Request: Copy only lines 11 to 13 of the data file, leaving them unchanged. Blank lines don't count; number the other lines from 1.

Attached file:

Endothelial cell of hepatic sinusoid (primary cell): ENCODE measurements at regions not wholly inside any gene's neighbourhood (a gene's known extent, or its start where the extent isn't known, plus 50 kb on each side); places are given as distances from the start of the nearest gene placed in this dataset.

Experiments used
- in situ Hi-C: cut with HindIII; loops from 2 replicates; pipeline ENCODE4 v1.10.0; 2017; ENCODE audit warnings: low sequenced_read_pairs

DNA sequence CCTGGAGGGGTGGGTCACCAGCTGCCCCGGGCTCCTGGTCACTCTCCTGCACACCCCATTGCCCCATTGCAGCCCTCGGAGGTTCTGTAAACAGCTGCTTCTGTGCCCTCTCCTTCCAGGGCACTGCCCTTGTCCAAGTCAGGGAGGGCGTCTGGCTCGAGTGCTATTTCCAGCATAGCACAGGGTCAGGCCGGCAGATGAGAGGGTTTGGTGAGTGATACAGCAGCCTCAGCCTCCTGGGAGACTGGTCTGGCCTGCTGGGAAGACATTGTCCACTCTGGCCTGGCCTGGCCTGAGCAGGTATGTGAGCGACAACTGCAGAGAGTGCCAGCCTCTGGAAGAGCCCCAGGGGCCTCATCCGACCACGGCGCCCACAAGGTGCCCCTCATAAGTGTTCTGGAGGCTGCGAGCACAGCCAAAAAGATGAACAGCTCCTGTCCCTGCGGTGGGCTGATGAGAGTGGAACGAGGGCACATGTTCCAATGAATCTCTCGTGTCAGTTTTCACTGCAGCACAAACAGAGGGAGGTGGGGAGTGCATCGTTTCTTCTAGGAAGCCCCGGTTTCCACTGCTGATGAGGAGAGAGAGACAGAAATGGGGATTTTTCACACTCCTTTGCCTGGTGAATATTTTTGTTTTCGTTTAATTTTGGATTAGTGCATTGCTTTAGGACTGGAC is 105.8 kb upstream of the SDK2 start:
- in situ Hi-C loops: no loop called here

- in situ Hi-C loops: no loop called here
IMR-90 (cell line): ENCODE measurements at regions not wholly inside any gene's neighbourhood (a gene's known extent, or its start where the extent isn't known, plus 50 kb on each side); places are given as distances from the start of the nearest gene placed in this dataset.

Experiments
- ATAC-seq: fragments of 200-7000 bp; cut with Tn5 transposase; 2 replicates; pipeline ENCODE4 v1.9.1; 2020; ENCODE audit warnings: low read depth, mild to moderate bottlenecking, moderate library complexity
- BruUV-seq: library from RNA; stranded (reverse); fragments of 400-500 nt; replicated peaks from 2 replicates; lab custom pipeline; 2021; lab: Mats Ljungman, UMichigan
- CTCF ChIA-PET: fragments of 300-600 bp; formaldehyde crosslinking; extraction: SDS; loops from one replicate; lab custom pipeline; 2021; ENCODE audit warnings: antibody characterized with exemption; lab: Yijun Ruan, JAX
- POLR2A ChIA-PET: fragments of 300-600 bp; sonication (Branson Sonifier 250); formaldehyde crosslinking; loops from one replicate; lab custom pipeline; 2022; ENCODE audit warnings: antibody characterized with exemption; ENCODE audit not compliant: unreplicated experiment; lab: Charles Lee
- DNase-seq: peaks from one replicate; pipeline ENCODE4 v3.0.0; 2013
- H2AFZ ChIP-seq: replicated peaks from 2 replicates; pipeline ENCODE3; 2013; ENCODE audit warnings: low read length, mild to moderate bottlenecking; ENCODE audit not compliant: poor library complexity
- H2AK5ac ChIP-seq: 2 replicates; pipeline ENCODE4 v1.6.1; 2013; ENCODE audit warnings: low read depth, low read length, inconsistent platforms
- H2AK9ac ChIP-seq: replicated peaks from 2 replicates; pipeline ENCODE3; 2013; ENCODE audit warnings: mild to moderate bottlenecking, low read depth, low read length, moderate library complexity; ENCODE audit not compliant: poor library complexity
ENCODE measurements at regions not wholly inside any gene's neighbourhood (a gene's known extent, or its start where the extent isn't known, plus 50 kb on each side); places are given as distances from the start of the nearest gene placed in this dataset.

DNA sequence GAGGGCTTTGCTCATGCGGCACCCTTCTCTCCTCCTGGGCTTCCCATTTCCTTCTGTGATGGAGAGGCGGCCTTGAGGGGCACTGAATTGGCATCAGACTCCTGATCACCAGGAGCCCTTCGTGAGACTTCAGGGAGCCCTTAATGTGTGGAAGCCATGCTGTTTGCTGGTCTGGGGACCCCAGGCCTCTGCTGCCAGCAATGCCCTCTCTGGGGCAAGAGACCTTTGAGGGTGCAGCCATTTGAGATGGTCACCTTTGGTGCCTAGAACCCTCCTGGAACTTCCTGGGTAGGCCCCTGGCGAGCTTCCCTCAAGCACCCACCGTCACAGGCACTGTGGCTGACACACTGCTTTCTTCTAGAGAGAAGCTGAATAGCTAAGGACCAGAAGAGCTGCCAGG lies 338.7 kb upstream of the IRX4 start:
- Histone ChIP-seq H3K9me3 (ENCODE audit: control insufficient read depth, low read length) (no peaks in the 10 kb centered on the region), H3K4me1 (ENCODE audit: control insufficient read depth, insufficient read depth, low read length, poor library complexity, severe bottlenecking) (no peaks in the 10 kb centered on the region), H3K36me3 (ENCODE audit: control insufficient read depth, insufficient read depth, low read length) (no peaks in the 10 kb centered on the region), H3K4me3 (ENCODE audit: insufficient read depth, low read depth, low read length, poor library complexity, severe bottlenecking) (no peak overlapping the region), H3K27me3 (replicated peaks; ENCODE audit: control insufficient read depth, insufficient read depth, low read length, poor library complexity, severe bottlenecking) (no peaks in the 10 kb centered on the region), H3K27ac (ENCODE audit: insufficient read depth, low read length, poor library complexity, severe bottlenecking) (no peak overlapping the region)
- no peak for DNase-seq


- CTCF ChIA-PET: fragments of 300-600 bp; formaldehyde crosslinking; extraction: SDS; loops from one replicate; lab custom pipeline; 2021; ENCODE audit warnings: antibody characterized with exemption; lab: Yijun Ruan, JAX
- POLR2A ChIA-PET: fragments of 300-600 bp; sonication (Branson Sonifier 250); formaldehyde crosslinking; loops from one replicate; lab custom pipeline; 2022; ENCODE audit warnings: antibody characterized with exemption; ENCODE audit not compliant: unreplicated experiment; lab: Charles Lee
- DNase-seq: peaks from one replicate; pipeline ENCODE4 v3.0.0; 2013